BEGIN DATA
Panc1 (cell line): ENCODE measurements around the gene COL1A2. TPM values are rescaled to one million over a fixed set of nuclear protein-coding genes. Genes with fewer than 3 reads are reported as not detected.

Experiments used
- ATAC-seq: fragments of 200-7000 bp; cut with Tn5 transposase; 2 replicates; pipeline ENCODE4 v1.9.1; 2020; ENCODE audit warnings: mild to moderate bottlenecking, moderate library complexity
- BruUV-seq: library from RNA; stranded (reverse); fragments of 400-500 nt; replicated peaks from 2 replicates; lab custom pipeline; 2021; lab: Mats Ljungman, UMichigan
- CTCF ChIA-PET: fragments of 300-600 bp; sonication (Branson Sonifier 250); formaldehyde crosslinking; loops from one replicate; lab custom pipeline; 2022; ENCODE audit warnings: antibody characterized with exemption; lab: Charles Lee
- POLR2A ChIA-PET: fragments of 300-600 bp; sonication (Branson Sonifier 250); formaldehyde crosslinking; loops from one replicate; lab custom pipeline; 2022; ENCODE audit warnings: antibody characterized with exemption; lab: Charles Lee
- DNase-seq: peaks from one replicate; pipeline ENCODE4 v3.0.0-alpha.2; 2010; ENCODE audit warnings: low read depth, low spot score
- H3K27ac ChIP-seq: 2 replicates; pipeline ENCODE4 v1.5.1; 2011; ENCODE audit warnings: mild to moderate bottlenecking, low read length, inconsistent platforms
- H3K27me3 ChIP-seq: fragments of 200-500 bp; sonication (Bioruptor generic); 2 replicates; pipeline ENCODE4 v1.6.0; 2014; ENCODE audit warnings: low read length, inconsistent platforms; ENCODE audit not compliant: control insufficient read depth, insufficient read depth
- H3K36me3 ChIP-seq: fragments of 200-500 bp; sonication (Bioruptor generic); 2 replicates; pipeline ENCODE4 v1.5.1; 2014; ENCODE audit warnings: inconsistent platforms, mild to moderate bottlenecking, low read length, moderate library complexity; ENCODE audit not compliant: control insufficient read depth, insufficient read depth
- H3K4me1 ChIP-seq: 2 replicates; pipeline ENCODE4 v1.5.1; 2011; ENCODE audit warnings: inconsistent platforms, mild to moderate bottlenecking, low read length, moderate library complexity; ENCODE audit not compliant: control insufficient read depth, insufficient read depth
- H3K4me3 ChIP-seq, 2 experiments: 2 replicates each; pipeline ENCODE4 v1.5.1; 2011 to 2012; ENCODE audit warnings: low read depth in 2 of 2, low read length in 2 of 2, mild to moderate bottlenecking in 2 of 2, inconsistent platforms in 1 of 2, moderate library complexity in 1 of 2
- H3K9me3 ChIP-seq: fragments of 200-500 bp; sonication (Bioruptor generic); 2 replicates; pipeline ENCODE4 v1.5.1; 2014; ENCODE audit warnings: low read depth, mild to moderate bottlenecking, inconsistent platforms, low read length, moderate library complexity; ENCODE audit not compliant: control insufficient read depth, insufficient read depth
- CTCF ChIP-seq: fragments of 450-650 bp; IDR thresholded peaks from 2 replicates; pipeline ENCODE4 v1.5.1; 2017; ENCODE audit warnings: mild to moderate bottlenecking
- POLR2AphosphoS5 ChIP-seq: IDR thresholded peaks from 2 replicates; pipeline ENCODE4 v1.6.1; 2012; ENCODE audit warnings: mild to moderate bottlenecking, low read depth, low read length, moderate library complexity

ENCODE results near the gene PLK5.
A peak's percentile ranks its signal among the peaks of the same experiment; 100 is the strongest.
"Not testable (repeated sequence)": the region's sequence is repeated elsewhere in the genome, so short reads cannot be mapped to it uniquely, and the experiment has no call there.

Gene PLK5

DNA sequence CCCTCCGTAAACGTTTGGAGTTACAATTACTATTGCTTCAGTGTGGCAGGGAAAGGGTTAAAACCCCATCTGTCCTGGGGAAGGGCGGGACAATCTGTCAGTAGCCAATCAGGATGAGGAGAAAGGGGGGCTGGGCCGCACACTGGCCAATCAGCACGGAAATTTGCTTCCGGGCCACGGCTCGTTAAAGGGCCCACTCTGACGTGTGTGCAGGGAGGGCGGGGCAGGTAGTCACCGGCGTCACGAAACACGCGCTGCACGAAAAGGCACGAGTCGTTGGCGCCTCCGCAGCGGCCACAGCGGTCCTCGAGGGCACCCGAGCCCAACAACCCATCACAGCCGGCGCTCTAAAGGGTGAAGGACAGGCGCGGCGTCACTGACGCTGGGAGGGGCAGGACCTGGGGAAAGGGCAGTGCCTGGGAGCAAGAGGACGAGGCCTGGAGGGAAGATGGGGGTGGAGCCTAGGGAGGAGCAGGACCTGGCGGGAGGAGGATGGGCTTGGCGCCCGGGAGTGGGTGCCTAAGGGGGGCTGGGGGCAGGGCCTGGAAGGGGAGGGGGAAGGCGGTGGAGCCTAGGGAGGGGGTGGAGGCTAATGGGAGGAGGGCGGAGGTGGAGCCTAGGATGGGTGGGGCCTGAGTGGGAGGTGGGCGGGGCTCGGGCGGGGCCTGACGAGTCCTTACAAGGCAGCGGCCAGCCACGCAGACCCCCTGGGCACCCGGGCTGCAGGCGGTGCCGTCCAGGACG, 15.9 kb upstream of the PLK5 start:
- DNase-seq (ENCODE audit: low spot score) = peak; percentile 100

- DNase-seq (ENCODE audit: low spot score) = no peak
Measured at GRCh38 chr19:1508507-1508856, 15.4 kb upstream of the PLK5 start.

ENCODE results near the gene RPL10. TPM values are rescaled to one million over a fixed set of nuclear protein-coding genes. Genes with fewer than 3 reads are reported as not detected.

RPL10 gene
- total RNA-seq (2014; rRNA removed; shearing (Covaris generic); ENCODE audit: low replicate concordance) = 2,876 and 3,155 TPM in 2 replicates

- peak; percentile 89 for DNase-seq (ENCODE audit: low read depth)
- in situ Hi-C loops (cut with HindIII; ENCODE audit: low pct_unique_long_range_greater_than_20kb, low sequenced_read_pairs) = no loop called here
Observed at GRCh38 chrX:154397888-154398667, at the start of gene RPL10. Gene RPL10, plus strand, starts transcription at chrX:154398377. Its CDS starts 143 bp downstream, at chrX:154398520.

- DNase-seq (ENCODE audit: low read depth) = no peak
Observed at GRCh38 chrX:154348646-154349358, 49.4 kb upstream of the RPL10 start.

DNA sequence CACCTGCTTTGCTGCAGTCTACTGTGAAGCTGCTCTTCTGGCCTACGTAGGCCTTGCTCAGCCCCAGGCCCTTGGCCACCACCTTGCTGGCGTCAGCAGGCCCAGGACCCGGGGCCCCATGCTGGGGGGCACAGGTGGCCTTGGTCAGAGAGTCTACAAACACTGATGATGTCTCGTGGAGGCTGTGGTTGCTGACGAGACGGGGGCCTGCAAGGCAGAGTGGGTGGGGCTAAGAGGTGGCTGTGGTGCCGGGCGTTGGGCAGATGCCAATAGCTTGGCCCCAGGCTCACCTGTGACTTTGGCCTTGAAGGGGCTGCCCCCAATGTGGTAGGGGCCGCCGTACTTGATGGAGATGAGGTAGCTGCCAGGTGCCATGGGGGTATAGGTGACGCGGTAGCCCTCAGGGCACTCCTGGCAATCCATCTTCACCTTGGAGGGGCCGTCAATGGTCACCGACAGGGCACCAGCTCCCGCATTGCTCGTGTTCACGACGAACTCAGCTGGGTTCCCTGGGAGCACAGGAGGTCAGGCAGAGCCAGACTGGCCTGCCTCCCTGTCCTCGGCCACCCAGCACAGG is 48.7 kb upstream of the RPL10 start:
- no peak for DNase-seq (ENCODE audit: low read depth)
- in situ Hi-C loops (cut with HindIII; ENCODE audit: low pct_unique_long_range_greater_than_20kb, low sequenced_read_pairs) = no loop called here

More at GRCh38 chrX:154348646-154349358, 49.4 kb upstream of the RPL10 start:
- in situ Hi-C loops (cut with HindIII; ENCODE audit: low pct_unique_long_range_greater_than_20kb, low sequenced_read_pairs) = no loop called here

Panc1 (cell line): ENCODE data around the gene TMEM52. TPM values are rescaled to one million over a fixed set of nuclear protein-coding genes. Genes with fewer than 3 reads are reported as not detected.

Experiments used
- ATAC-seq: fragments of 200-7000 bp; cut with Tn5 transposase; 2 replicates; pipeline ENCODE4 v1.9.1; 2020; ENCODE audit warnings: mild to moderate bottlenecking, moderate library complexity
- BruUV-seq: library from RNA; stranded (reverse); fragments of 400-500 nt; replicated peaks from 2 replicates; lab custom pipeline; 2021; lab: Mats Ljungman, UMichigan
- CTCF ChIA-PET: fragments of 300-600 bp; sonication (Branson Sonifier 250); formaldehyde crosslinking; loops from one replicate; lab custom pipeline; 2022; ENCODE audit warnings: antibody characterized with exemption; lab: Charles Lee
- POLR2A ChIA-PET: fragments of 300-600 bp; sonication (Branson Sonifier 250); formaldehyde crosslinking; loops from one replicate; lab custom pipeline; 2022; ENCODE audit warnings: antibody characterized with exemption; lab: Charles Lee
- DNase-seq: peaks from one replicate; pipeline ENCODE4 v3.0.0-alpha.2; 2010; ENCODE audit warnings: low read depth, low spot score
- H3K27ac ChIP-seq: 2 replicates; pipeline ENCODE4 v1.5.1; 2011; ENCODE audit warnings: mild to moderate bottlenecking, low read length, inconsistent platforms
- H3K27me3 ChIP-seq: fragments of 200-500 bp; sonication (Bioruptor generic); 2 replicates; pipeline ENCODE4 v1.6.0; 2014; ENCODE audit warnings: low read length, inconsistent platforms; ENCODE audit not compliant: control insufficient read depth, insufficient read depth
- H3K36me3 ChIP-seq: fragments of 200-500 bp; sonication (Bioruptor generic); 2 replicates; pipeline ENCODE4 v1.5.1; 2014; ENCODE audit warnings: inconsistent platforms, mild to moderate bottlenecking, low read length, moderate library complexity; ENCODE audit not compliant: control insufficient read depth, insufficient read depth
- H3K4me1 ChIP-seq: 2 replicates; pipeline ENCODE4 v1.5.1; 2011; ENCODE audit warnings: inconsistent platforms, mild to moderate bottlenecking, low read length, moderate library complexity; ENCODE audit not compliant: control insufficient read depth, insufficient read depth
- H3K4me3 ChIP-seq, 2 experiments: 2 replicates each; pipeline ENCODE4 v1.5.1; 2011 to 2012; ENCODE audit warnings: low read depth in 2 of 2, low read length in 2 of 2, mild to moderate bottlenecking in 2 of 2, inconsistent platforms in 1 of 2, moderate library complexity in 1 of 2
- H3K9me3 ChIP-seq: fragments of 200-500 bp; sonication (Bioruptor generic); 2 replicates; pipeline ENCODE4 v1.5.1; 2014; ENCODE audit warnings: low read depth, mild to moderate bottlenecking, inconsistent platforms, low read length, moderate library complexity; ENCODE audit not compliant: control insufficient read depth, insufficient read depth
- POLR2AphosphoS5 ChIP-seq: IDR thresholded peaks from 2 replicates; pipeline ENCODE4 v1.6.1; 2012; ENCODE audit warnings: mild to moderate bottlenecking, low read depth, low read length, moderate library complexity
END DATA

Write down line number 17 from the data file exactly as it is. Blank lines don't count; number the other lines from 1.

A peak's percentile ranks its signal among the peaks of the same experiment; 100 is the strongest.